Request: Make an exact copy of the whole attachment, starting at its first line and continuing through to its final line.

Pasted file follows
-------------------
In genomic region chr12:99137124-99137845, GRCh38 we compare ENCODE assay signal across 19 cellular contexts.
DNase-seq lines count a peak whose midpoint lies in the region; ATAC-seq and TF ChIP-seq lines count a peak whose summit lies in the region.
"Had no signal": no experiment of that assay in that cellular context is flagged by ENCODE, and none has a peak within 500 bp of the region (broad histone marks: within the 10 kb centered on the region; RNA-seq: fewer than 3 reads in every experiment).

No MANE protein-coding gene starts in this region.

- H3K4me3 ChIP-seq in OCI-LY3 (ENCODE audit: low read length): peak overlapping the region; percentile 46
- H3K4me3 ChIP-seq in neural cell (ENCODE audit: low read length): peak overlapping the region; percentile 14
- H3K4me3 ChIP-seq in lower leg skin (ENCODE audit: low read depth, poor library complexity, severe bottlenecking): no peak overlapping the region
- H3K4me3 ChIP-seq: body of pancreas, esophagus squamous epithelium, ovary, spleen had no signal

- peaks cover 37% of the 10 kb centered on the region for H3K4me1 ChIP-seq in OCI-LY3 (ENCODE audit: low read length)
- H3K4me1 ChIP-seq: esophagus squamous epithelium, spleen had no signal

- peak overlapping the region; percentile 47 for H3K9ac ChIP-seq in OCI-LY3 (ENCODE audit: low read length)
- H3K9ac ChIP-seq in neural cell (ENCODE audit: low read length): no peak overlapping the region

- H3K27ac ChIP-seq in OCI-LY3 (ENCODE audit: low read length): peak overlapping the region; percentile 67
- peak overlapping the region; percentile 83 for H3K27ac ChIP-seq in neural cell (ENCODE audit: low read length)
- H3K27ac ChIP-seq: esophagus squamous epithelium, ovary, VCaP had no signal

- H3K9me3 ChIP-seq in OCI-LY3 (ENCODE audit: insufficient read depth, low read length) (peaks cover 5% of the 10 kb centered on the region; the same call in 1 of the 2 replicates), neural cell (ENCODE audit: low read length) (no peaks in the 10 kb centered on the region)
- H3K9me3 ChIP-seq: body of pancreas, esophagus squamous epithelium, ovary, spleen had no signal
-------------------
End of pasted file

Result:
In genomic region chr12:99137124-99137845, GRCh38 we compare ENCODE assay signal across 19 cellular contexts.
DNase-seq lines count a peak whose midpoint lies in the region; ATAC-seq and TF ChIP-seq lines count a peak whose summit lies in the region.
"Had no signal": no experiment of that assay in that cellular context is flagged by ENCODE, and none has a peak within 500 bp of the region (broad histone marks: within the 10 kb centered on the region; RNA-seq: fewer than 3 reads in every experiment).

No MANE protein-coding gene starts in this region.

- H3K4me3 ChIP-seq in OCI-LY3 (ENCODE audit: low read length): peak overlapping the region; percentile 46
- H3K4me3 ChIP-seq in neural cell (ENCODE audit: low read length): peak overlapping the region; percentile 14
- H3K4me3 ChIP-seq in lower leg skin (ENCODE audit: low read depth, poor library complexity, severe bottlenecking): no peak overlapping the region
- H3K4me3 ChIP-seq: body of pancreas, esophagus squamous epithelium, ovary, spleen had no signal

- peaks cover 37% of the 10 kb centered on the region for H3K4me1 ChIP-seq in OCI-LY3 (ENCODE audit: low read length)
- H3K4me1 ChIP-seq: esophagus squamous epithelium, spleen had no signal

- peak overlapping the region; percentile 47 for H3K9ac ChIP-seq in OCI-LY3 (ENCODE audit: low read length)
- H3K9ac ChIP-seq in neural cell (ENCODE audit: low read length): no peak overlapping the region

- H3K27ac ChIP-seq in OCI-LY3 (ENCODE audit: low read length): peak overlapping the region; percentile 67
- peak overlapping the region; percentile 83 for H3K27ac ChIP-seq in neural cell (ENCODE audit: low read length)
- H3K27ac ChIP-seq: esophagus squamous epithelium, ovary, VCaP had no signal

- H3K9me3 ChIP-seq in OCI-LY3 (ENCODE audit: insufficient read depth, low read length) (peaks cover 5% of the 10 kb centered on the region; the same call in 1 of the 2 replicates), neural cell (ENCODE audit: low read length) (no peaks in the 10 kb centered on the region)
- H3K9me3 ChIP-seq: body of pancreas, esophagus squamous epithelium, ovary, spleen had no signal